Worm With Antennae and Tiny Legs Is A Centipede

A reader recently reached out to us from the Bay Area. She found a worm-like organism dead on her bathroom floor. She looked through our site and found a photograph of a specimen that looked similar, but we weren’t able to provide an identification for that creature. The photograph she sent shows the photograph she found on our site on the left, and the creature she found in her bathroom on the right:

ATTENTION: GET PARASITE HELP NOW! At All About Worms we get a lot of questions about skin parasites, blood parasites, and intestinal parasites in humans. Because we can't diagnose you, we have put together this list of doctors and labs who understand and specialize in dealing with parasites in humans! That resource is HERE

She said the creature is about 3 inches long, has antennae attached to its head, and legs so small that she didn’t notice them without her reading glasses on. She thinks it might be some sort of millipede. Well, this isn’t a millipede, but she is on the right track… We believe this is a centipede!

Centipedes and millipedes are both arthropods, not worms. They are often mistaken for each other because of their similar physical characteristics like antennae, legs, and segmented bodies. There are, however, a few small differences between the two that make identifying them much easier. For one, while both have segmented bodies, millipedes typically have rounder bodies and centipedes have flat bodies. Also, centipedes have just one pair of jointed legs per body segment while millipedes have two pairs per segment. Finally, millipedes are detritivores that feed on decaying wood and leaf litter, but centipedes are carnivores! They eat insects such as spiders, worms, and even other centipedes! Here is a picture of a millipede so that our reader can compare it to the centipede she found:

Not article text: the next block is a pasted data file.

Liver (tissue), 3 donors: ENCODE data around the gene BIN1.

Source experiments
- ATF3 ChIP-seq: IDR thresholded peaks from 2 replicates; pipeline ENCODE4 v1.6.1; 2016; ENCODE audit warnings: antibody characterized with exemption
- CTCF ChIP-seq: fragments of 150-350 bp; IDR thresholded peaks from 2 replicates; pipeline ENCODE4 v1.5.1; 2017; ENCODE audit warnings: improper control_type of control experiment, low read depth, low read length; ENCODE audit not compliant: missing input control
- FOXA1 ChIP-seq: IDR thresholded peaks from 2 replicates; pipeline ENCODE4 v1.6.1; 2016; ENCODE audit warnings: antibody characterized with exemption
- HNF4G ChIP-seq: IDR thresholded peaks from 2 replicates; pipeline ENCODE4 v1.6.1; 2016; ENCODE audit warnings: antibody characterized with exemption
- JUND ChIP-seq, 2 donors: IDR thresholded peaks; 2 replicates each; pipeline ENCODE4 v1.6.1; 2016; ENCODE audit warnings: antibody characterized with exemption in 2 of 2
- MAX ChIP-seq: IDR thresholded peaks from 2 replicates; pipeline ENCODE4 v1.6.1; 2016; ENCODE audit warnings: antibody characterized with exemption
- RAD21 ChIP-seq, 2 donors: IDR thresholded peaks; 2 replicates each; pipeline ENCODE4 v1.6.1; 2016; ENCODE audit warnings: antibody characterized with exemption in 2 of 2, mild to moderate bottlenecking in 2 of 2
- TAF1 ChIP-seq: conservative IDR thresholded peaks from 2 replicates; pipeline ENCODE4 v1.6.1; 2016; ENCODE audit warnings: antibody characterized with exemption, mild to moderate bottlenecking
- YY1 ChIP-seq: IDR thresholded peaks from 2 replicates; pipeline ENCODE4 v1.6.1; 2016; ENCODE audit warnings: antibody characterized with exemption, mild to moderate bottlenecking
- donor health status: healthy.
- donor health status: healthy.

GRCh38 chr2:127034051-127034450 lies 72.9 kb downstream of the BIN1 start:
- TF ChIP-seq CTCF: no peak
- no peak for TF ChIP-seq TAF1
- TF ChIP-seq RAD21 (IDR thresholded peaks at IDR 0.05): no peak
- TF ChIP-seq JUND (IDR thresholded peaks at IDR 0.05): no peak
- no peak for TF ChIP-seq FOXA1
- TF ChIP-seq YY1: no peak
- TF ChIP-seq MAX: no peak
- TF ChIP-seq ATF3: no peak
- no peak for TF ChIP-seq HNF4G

No Paywall Here!
All About Worms is and always has been a free resource. We don't hide our articles behind a paywall, or make you give us your email address, or restrict the number of articles you can read in a month if you don't give us money. That said, it does cost us money to pay our research authors, and to run and maintain the site, so if something you read here was helpful or useful, won't you consider donating something to help keep All About Worms free?
Click for amount options
Other Amount:

Although we don’t know why exactly this centipede appeared in our reader’s bathroom, we can assure her that it is nothing to worry about. Everyone’s home probably has at least one centipede living rent-free in the basement or under the sink. These arthropods like darkness and moisture, and since they are nocturnal, most people just never see them. Our reader can make her home less hospitable to centipedes and other worm-like organisms by keeping it clean and debris-free and by installing a dehumidifier to reduce moisture levels.

To sum up, we believe the dead creature our reader found in her bathroom is a centipede. These arthropods are commonly discovered in homes and shouldn’t be a cause for concern.

Worm With Antennae and Tiny Legs Is A Centipede
Article Name
Worm With Antennae and Tiny Legs Is A Centipede
The dead creature our reader found in her bathroom is a centipede. These arthropods are commonly discovered in homes and shouldn't be a cause for concern.

Author: Worm Researcher Dori

1 thought on “Worm With Antennae and Tiny Legs Is A Centipede

Leave a Reply

Your email address will not be published. Required fields are marked *